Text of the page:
Sunday Times 06.11.11
Regenerate the Cities -
give houses away
You would laugh if it weren't so sad. A Commons committee, chaired by the Sheffield Labour MP Clive Betts, has been on a trip around the battered towns and cities of the industrial north of England and found streets where the last residents are stranded in boarded-up terraces. They have concluded that people have been abandoned in appalling conditions because of the coalition's "disastrous" cuts to regeneration schemes.
Who boarded up the houses, pray? Councils bankrolled by Betts's party. Who devised the Pathfinder schemes that blighted the areas they were meant to save with the threat of demolition, and seldom came up with the decent new housing they were meant to provide? Betts's party, again. In the words of Grant Shapps, the housing minister, the last government's attempts at regeneration involved "bulldozing buildings. ..[and] desperately hoping that someone might come along to reorder the rubble". What Betts and his committee fail to ask is which was the bigger disaster: the cuts to regeneration projects or the idea of Pathfinder itself. The reality is that the idea of "renewing" the housing market with state money, devised by John Prescott and left-leaning academics, has proved more expensive and more disruptive to people's lives than was ever envisaged. Historically, housing markets have renewed themselves when property has been cheap and urban pioneers such as artists and entrepreneurs have moved in, not when councils and property developers have struck some super-deal. Now, instead of calling for the release of perfectly good homes to people who would do them up, Betts -a former leader of Sheffield City council- and his committee seem to want more of the same: more state intervention; more big schemes. Their only incisive observation: the coalition doesn't have a viable strategy for cleaning up the mess Pathfinder left behind.
Arguably, the coalition should have reacted more ideologically than it has to the battle that still rages over housing in the north. For what is needed is a change to the state-dependent mindset that imprisons left-wing MPs and councils as surely as it does the benefit claimants of Burnley estates. A possible way forward was highlighted in the recommendations made by Lord Heseltine and Sir Terry Leahy in their report on Liverpool last month. They see the Victorian and Edwardian housing stock as an asset and the city's population as a potential labour market of nearly 3m people. They condemn the Detroit model of "demolish and grass over" in deprived areas, a strategy long pursued by Liverpool.
They propose that the long-term unemployed earn their benefits by creating gardens and doing up derelict houses. There is something comic in the recommendation that jobseekers on £67.50 a week should sort out the mess made by Pathfinder's consultants on £800 a day. But the message is invigorating after decades of managed decline and the demolition of supposedly obsolete but actually perfectly serviceable terraces. The question is whether councils such as Liverpool's are capable of the necessary change in thinking. What's clear is there is now a need to provoke one because the government looks as if it is about to set off another wave of demolitions. As exposed by the weekly trade magazine Inside Housing, an unintended consequence of a coming reform of public housing finances is that councils have an incentive to dispose of as many homes as possible by the time the rules take effect in March. Nottingham and Birmingham are threatening to demolish up to 2,000 homes. The solution is to devise a way of making councils such as Liverpool sell, or give away, empty homes that the private sector could more cheaply bring into use. London boroughs such as Islington, reluctant to divest themselves of council housing in the Thatcher era, were forced to do so. Property prices soared.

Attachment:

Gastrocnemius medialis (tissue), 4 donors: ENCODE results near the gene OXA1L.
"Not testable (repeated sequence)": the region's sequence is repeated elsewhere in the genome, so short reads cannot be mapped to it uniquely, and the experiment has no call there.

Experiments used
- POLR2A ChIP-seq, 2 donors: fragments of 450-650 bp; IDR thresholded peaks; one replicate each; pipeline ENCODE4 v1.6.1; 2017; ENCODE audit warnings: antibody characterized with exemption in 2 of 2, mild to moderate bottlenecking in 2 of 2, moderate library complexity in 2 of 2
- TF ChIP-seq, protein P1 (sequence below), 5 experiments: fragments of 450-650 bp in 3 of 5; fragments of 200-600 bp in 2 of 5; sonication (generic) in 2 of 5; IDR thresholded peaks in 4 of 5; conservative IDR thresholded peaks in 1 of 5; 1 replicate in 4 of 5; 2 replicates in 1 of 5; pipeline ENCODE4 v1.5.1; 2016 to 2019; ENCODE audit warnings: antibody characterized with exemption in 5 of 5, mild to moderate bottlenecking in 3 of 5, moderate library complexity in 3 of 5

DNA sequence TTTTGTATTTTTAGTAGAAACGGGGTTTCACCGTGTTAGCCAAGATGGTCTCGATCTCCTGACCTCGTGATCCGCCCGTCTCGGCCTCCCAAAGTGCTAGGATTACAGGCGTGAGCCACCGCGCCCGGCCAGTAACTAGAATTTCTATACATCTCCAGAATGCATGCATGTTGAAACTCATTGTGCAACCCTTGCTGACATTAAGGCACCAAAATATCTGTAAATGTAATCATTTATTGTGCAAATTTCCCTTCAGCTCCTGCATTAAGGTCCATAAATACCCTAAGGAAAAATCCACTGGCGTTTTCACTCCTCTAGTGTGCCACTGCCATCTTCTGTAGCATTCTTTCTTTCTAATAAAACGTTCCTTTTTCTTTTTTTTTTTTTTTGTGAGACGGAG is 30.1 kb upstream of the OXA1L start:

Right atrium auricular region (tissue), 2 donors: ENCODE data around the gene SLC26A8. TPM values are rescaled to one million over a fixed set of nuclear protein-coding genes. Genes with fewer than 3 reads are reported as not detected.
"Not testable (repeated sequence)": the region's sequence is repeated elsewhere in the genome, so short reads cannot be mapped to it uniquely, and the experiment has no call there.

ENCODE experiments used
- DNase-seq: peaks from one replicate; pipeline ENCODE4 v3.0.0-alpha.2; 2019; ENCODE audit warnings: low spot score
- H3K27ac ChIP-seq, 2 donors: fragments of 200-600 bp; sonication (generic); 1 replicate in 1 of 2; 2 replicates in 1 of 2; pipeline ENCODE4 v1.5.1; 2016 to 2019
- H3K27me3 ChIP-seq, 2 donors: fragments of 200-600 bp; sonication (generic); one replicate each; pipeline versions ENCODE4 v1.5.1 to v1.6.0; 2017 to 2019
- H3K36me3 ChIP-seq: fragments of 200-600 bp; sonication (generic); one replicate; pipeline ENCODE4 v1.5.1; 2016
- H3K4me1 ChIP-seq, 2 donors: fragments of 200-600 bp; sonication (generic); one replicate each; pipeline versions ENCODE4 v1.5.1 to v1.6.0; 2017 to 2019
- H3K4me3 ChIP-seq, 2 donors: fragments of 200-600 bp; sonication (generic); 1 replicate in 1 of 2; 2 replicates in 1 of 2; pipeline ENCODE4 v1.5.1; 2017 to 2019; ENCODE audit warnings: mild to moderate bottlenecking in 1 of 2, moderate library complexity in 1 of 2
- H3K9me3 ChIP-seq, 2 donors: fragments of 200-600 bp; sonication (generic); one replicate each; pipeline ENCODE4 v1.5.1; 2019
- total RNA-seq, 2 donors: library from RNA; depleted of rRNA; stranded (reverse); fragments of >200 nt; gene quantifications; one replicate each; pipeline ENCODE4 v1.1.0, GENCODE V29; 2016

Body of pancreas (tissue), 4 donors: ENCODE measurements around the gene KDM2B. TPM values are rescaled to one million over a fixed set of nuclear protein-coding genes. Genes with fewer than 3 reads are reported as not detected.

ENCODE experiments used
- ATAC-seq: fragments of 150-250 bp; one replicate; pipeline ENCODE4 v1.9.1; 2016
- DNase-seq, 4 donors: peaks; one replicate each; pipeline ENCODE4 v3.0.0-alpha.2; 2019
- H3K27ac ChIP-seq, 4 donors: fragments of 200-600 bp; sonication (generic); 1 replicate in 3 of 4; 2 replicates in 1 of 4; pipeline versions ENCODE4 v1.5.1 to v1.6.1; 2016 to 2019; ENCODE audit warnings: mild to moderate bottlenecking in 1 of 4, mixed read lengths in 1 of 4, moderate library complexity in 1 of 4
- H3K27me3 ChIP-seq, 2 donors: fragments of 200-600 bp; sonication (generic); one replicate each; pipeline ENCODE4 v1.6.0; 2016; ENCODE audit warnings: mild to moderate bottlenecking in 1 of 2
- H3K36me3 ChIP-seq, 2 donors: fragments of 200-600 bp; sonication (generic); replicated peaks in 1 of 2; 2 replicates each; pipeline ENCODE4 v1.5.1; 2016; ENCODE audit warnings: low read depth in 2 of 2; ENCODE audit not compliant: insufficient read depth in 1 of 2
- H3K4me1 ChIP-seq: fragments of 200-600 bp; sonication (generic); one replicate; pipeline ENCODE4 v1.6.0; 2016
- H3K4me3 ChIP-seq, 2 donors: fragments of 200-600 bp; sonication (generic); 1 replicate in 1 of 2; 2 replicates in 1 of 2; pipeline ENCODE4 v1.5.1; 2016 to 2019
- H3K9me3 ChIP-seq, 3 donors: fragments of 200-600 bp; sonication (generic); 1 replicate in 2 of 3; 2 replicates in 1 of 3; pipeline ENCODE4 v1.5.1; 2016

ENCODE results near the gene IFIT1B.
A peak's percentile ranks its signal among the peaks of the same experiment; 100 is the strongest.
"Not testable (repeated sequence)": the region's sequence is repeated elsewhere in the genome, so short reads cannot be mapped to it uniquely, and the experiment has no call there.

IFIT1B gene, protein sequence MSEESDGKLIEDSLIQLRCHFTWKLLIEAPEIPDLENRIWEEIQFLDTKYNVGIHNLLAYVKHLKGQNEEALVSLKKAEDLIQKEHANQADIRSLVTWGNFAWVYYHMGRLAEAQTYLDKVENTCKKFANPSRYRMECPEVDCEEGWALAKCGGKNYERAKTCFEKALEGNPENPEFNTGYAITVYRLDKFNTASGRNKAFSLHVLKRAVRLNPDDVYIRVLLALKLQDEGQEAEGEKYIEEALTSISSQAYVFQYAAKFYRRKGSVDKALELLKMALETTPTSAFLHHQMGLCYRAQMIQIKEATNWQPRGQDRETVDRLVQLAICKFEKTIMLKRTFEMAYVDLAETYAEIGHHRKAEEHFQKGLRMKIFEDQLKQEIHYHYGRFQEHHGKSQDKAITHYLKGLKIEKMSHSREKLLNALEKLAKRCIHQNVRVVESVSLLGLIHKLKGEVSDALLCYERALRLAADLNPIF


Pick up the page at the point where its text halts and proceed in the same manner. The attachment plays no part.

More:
Powers, known as prods - public requests to order disposal - that were devised at that time need to be improved so councils are forced to sell empty homes to people who have a coherent vision for the area. Selling off property at a low price to people who undertake to do it up has worked in Rotterdam, where social problems have all but gone and the scheme is oversubscribed.
Eric Pickles's communities department needs to look at ways of getting boarded-up properties owned by councils and housing associations into the hands of charities, local groups and individuals. Groups such as Canopy in Leeds and Giroscope in Hull have shown the way by doing up empty properties, using the unemployed as labour, at their own expense.
At present the councils don't want to sell - certainly not at the bargain prices needed to drive regeneration - and the coalition is deterred by its belief in localism from forcing councils to do the right thing. Pickles should reflect that there is another kind of localism. He needs to empower people who want to do up their own environment with their own money -this means getting councils to sell underused assets such as Liverpool's boarded-up Welsh Streets, where Ringo Starr was born. Pickles and Shapps must act directly on the statist mindset that has held back the northern towns for so long. If they don't, they will go on being blamed for problems they didn't cause.
Sunday Times 06.11.11
the greenest option